Neuroscience: Smells affect sight

    Article metrics

    Cited research: Curr. Biol. doi:10.1016/j.cub.2010.05.059 (2010)

    For humans and other primates, sight tends to dominate sense of smell; often what we see affects what we smell. Researchers have found evidence that the opposite may also be true: olfaction can influence visual perception.

    Wen Zhou, at the Chinese Academy of Sciences in Beijing, and her colleagues showed volunteers two images, one of a rose and one of marker pens. The volunteers viewed the images through special glasses so that each eye saw a different image at the same time, although the volunteers were aware of only one image at a time. They were also exposed to odorants that smelled like either roses or pens.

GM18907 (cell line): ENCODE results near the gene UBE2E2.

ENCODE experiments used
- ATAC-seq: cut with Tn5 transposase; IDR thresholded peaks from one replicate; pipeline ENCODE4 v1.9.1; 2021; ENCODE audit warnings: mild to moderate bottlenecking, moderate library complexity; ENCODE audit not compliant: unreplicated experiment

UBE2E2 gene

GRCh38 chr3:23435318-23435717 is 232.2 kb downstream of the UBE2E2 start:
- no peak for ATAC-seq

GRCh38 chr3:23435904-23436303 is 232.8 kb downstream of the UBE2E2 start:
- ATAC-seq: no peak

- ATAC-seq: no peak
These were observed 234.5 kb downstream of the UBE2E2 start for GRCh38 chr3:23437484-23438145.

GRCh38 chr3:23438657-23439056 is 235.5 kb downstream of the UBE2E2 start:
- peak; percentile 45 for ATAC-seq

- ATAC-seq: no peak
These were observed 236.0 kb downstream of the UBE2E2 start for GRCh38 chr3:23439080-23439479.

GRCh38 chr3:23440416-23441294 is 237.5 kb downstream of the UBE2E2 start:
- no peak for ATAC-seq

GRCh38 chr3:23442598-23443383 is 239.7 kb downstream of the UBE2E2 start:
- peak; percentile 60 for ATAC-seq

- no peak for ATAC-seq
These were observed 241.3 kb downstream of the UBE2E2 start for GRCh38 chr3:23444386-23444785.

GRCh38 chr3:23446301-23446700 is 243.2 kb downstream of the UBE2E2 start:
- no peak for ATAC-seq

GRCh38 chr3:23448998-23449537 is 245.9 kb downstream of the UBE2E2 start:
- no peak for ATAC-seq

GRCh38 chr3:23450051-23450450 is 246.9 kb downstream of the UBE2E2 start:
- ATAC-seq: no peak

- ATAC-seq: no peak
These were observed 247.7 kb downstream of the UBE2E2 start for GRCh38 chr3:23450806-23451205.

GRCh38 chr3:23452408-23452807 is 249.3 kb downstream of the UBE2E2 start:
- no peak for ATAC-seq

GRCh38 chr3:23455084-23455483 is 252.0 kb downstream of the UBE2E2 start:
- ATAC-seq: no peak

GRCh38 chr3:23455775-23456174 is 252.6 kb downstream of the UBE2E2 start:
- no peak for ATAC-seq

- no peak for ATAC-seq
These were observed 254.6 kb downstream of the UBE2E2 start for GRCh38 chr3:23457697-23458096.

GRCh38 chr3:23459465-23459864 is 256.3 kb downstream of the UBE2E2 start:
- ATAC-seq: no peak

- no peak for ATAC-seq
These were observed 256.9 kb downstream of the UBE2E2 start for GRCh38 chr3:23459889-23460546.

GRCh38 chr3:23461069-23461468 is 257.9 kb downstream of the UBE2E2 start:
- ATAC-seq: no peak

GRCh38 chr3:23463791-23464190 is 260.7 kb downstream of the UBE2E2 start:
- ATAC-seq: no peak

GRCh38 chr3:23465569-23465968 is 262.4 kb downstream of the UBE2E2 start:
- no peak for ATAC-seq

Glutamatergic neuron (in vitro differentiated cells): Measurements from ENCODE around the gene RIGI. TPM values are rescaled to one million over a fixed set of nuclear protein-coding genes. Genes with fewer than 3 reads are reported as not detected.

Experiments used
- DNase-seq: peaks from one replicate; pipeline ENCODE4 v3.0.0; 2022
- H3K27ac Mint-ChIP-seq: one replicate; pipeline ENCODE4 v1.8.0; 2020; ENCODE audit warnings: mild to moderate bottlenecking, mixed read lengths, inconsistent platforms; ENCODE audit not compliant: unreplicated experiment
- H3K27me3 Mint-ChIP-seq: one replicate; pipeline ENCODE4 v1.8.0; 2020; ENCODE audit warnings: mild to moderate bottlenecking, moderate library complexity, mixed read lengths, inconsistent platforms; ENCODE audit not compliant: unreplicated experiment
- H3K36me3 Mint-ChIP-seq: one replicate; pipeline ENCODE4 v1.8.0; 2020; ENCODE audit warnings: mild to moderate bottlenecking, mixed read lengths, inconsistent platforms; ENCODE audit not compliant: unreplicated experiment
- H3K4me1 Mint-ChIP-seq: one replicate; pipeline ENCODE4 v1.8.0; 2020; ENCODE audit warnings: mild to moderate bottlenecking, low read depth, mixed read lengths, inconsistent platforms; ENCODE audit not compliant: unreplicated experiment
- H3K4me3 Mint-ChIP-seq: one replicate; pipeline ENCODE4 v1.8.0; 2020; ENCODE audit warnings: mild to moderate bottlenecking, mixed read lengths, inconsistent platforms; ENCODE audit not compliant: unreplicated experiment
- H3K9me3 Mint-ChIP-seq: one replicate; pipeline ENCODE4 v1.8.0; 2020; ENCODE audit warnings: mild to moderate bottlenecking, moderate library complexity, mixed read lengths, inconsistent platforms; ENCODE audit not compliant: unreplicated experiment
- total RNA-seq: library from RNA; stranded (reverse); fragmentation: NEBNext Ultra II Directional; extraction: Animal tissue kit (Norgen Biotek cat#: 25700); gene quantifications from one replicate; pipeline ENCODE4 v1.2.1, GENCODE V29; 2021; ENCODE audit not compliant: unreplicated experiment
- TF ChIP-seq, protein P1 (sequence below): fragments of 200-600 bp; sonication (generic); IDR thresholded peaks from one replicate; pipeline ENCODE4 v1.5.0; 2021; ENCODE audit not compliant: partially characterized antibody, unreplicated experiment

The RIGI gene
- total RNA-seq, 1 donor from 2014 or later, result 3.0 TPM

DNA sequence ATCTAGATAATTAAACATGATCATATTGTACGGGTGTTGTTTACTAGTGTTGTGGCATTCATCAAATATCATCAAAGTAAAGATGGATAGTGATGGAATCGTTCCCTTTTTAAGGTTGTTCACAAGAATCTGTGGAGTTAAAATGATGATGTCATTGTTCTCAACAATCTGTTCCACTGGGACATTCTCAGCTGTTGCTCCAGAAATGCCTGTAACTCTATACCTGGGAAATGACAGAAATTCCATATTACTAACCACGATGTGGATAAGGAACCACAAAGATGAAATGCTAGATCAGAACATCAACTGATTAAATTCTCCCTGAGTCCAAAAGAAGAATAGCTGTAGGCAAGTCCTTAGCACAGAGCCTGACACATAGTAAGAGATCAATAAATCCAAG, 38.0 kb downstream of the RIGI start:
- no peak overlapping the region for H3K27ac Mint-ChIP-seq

The volunteers reported seeing the rose for longer periods of time when sensing the rose smell, and a similar bias when smelling the pens. The authors also show that the effect is partly subconscious. C.L.

    Rights and permissions

    Reprints and Permissions

    About this article


    By submitting a comment you agree to abide by our Terms and Community Guidelines. If you find something abusive or that does not comply with our terms or guidelines please flag it as inappropriate.